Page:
It is very rare we get the chance to go out as a whole bunch of us from Premm, so when Pick Me Up opened its doors at Somerset House for 2016 we were all very much up for it! I mean who doesn’t love seeing what the cultural arts have to offer each year, especially when some bring such a smile to your face like these Little ‘Floam Buddy’s’ did to mine.
(Pictured: Floam Buddy TRIO, by Julian Glander)
We all had our favourite pieces, Sophie was particularly taken with these beautiful Pastel and glittery type pieces by BEST gallery artist Daisy Emerson. Kevin thought that the work on show from Made North was really interesting, ranging from the Tour de France-themed ‘Yellow Jersey’ to the 50th Anniversary of the British Road Sign project and their North/South Divide work. The latter included a version of the iconic George Hardie image for Pink Floyd – as discussed at the recent Secret 7” event. Adrian was drawn to the beautiful beer/lager/ale labels by the guys at 3rd Rail, part of their ‘ABV – Artist Beer Visions’ collection. We can see why everyone was taking note of the bold designs and eccentric styles which seemed to suit the bizarrely named brews.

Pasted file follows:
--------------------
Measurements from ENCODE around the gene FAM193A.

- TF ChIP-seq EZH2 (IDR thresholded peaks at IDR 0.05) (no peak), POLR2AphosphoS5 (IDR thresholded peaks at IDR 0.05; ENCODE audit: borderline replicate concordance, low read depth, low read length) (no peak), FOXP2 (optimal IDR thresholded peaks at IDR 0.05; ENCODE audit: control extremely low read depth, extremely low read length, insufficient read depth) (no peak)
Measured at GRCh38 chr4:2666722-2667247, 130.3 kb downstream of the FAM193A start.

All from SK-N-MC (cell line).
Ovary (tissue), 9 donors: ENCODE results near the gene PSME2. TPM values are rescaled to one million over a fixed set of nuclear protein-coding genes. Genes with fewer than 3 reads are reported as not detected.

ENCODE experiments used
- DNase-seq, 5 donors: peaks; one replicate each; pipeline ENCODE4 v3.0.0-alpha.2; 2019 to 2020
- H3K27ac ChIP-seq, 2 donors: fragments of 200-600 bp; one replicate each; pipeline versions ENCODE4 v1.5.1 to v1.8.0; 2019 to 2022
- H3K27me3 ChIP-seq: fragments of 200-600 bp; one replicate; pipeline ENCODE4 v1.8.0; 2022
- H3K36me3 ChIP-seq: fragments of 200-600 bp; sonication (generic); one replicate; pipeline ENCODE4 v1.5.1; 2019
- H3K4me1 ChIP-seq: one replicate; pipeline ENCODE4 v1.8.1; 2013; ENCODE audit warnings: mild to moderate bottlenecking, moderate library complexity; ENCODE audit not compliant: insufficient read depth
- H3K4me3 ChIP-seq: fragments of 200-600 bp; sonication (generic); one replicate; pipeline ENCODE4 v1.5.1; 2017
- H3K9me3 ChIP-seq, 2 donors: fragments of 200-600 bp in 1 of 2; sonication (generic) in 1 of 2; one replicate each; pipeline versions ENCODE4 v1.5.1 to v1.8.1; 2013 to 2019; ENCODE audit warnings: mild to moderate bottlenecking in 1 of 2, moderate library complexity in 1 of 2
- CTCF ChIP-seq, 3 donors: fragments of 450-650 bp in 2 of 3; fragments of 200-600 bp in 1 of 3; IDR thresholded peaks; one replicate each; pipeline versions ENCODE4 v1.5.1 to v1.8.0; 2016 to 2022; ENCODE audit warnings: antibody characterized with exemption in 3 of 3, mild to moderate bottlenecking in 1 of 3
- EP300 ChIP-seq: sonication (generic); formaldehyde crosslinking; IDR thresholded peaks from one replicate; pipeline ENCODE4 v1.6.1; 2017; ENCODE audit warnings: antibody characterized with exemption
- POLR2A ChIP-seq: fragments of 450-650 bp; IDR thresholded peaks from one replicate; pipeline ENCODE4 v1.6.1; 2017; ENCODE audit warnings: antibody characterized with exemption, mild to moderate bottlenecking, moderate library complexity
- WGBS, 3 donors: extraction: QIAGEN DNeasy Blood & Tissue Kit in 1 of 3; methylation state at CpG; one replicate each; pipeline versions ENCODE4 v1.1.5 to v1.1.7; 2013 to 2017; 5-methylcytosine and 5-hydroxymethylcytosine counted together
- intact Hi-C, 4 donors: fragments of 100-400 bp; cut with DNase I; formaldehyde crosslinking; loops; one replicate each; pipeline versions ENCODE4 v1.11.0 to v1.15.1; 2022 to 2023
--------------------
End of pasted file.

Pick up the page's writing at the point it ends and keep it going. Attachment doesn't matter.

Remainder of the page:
But the pièce de résistance (and Paul’s favourite part!) had to be the final exhibit in the collection which was ‘Alan Kitching, A Life in Letterpress’. Spanning six decades and featuring over 400 prints and articles from Alan’s studio, it was a joy to walk through and experience such a body of work.
What could have made Pick Me Up better? A talk featuring Alan Kitching?! Why didn’t you say! A panel of ex-students and friends including Anthony Burrill, Sophie Thomas, Henrik Kubel and Alan’s biographer, Eye Magazine editor John L. Walters. Discussing how inspired they all were by Kitching, and how the letterpress workshop at the Royal College of Arts, where Kitching taught, was a sanctuary when they were hiding from the other tutors and bursting with inspiration. Kitching was also up on stage, reminiscing and reflecting on his years as a designer and educator.
Anthony Burrill asked the one question you always want to ask your design heroes – ‘What is your favourite typeface?’ Staying true to his roots and the typefaces he acquired early on, Kitching raved about Gill Sans and how even now after all these years it is still just as fashionable and versatile as it was. But he did go on to express that ‘Caslon is King’ and how when you really look at a typeface like Johnston Sans (celebrating its centenary this year) you can see just how beautiful and timeless it is.
(Pictured top left: Work by Artist Camilla Perkins, Pictured top Right: Alan Kitching Exhibit, Pictured bottom left: Work by Artist Alice Bowsher, Pictured bottom right articles belonging to Corin Kennington)